When TA modified liposomes were incubated with two different cell lines, the inclusion of the N-terminal domain of Syb2 alone did not significantly influence liposome uptake (Table 1), confirming it provides an appropriate and neutral linker for targeting peptides. Of the three ligands added to the Syb2 linker region in this study, only the cell penetrating TAT sequence significantly enhanced delivery of the CF cargo to both cell lines after 2 hours, indicative of a short term increase in the rate of liposomal uptake. Although the exact mechanisms remain unknown, the TAT sequence is rapidly internalised into numerous cells types [46,47], at a rate reported to be much faster than known endocytic processes . As such, it likely accumulates at a faster rate than the other two ligands; GE11 and CGKRK mediate internalisation by the classical endocytosis pathway [49,50]. Alternatively, the failure of the GE11 and CCG sequences to enhance CF uptake may reflect that only low levels of the TA protein chimeras were incorporated into the liposomes via spontaneous insertion. Whereas our present method of attachment results in ~25 ligands per liposome, chemical coupling methods can attach ~2,000 to 10,000 copies of the same ligands per liposome. The substantial increase in CF signal observed using the TAT peptide is consistent with evidence that as little as five copies of this ligand per liposome can enhance uptake . This proof of concept study has demonstrated enhanced uptake of liposomes <200nm in diameter. As liposomal surface area is increased proportionally as diameter is reduced, efficacious TA protein insertion should theoretically be observed with smaller therapeutic liposomes such as DOXIL, which has a mean diameter of 80nm.
The enhancement in cell-associated CF observed after 2 hours of incubation with TAT-decorated proteoliposomes did not translate into a substantial increase in cell death at 24h or 48h, when a cytotoxic Dox cargo was employed. Whilst both the TAT and GE11 ligands effected a small but significant reduction in the viability of HeLa M cells, only the GE11 ligand modestly enhanced the level of caspase-3/7 activity at 48h, indicative of apoptosis. These differences may be due to the experimental model used; in the closed system of a cell culture, any therapeutic benefit of a short term enhancement of drug delivery may be lost during extended culture periods, when enough time has passed for protein-free liposomes to deliver an equivalent payload to the target cells. Exploring the time course of cell death in more detail would elucidate the kinetics of uptake, which is most likely faster than initially hypothesised. However, another study has proposed that the failure of the TAT peptide to deliver a cytotoxic payload was due to its uptake via a mechanism that does not allow the associated liposomal cargo access to the nucleus . If this is indeed the case, then this issue may be circumvented by the incorporation of additional fusogenic agents, such as the influenza hemagglutinin peptide , into the liposome membrane and/or by using alternative high efficiency ligands that employ different pathways for cell entry . For instance, the antibody ligand RI7217, used to target cells within the brain, was shown to be efficient in delivering a liposome cargo in both cell culture and an animal model, when present at a level of 20–25 copies of antibody per liposome .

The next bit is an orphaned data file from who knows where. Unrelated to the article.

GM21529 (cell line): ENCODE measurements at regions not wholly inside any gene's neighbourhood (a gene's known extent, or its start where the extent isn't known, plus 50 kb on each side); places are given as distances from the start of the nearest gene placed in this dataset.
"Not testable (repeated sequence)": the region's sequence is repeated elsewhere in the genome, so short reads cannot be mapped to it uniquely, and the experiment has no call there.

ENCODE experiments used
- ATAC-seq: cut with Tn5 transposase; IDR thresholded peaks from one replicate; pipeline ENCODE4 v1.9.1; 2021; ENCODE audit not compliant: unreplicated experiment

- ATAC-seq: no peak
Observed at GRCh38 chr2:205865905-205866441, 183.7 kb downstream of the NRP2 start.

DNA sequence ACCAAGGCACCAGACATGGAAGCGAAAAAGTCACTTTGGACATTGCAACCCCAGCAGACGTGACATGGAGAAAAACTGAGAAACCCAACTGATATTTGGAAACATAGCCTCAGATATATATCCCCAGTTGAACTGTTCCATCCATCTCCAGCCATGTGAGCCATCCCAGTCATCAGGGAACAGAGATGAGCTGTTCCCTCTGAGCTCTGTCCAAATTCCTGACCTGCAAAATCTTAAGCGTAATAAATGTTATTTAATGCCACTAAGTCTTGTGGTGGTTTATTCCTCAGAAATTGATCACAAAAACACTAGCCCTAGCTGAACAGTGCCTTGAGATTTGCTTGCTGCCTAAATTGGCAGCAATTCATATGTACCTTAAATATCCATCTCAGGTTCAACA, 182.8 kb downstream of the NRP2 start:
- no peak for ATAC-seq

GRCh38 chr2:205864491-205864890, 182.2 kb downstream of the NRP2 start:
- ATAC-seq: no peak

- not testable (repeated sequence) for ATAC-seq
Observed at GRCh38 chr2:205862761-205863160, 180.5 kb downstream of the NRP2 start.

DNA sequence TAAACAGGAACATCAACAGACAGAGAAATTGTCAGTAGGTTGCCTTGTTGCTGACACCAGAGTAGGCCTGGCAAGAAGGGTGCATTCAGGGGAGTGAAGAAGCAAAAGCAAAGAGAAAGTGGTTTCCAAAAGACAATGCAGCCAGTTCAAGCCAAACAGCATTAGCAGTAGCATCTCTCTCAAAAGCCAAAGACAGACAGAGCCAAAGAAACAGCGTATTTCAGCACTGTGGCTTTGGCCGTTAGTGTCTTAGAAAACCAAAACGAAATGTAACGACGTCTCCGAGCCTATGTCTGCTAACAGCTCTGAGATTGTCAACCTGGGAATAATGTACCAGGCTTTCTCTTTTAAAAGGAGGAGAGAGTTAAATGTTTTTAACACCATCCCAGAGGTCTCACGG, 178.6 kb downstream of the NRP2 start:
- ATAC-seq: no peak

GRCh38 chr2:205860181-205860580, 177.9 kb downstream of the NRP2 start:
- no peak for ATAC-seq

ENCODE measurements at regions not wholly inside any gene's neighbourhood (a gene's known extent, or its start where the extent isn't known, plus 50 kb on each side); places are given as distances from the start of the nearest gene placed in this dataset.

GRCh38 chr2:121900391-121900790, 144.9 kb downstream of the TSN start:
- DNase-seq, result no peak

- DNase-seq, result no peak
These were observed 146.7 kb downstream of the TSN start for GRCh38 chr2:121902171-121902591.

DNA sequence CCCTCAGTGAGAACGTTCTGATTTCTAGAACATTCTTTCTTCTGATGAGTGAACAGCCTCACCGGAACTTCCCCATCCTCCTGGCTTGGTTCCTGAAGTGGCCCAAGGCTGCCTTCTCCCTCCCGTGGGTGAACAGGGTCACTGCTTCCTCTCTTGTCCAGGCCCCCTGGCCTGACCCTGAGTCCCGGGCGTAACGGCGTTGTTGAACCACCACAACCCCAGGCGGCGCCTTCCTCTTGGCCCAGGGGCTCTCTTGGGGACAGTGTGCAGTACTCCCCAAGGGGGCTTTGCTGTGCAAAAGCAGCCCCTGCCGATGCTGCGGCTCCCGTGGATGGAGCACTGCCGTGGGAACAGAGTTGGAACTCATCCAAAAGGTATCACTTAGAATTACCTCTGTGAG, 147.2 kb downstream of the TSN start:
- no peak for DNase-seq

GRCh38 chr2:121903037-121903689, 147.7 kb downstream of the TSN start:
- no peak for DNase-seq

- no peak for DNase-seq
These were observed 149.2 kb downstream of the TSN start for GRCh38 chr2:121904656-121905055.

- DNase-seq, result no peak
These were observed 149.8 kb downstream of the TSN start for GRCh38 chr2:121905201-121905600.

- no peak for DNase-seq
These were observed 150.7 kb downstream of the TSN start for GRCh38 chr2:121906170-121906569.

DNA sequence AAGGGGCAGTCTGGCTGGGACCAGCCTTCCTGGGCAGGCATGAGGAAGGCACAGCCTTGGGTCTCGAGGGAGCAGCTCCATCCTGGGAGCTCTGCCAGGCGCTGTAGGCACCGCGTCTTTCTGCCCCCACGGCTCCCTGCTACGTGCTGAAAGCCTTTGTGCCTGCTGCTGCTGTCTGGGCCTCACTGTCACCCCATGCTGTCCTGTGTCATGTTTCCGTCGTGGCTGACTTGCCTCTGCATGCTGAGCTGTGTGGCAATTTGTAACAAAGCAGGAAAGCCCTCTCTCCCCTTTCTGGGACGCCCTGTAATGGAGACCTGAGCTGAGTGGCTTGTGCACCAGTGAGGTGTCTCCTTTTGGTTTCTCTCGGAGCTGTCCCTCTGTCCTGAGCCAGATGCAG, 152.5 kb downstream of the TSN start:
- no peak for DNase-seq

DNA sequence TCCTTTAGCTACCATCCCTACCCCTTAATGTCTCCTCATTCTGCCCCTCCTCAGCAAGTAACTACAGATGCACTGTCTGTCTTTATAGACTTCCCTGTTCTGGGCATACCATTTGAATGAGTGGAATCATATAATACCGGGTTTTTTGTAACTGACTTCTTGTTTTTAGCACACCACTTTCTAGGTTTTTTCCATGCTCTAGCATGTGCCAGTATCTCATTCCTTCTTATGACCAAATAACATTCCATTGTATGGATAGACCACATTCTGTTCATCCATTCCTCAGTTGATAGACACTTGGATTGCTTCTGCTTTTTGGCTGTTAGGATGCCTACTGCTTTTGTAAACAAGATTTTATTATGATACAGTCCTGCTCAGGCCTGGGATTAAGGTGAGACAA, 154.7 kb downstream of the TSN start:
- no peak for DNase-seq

Other features that may influence the effectiveness of TA chimeras for enhancing liposomal drug delivery in future studies include the size and nature of the linker employed. A previous study using membrane anchors to modify liposomes with targeting ligands successfully employed a 16 amino acid long linker region , significantly shorter than 95 residue linker that we employed here. Likewise, alterations to the liposomal formulation may enhance ligand attachment, particularly given rigidifying components can reduce the efficiency of spontaneous insertion for TA proteins [15,16]. Similarly, liposome diameter may affect the mechanism by which they are internalised [53,54], and it appears that smaller liposomes (< 100 nm) are more readily internalised by clathrin, dynamin or caveolar-dependent endocytosis . Smaller liposomes may therefore benefit from the use of targeting ligands, such as GE11, that induce uptake through clathrin-mediated endocytosis . It is also important to note that the targeted liposome preparations used here may demonstrate a more pronounced degree of tissue selectivity if administered to tissue explants or animal models [24,31].
In summary, the results from the present study show that the use of the Cytb5 TA to anchor ligands into liposome membranes is a viable alternative to chemical coupling. However, the potentially smaller number of TA protein chimeras that can be incorporated into the liposomes means that this method may only be compatible with high efficiency ligands that can increase cellular uptake even when displayed in low numbers. The lack of enhanced cell delivery in vitro compared to protein-free liposomes indicates that further advancements are required for this approach to be viable. This will include increasing the number of ligands displayed per liposome and confirming an enhancement of uptake for encapsulated cytotoxic drugs. In an optimised form, this system could provide a convenient and scalable “one-step” process for the tailored modification of “off the shelf” liposome preparations that use one of a range of targeting ligands designed to enhance their selective delivery.
The spontaneously inserting TA region of Cytb5 is capable of anchoring N-terminal domains incorporating cell binding ligands into liposomes. Modification with specific TA protein chimeras variably enhanced the uptake of liposomes containing fluorescent and/or cytotoxic cargoes in human cell culture models. We conclude that the Cytb5 TA presents an exciting opportunity to anchor a range of polypeptides onto the surface of synthetic lipid bilayers, and that with further optimisation this approach may be suitable for enhanced drug delivery.
The authors thank Dr Victoria Palin, Dr Natalie Cureton and Mr Quentin Roebuck for their technical support. We also thank Prof Nicola Tirelli and his team for allowing us access to their facilities and equipment.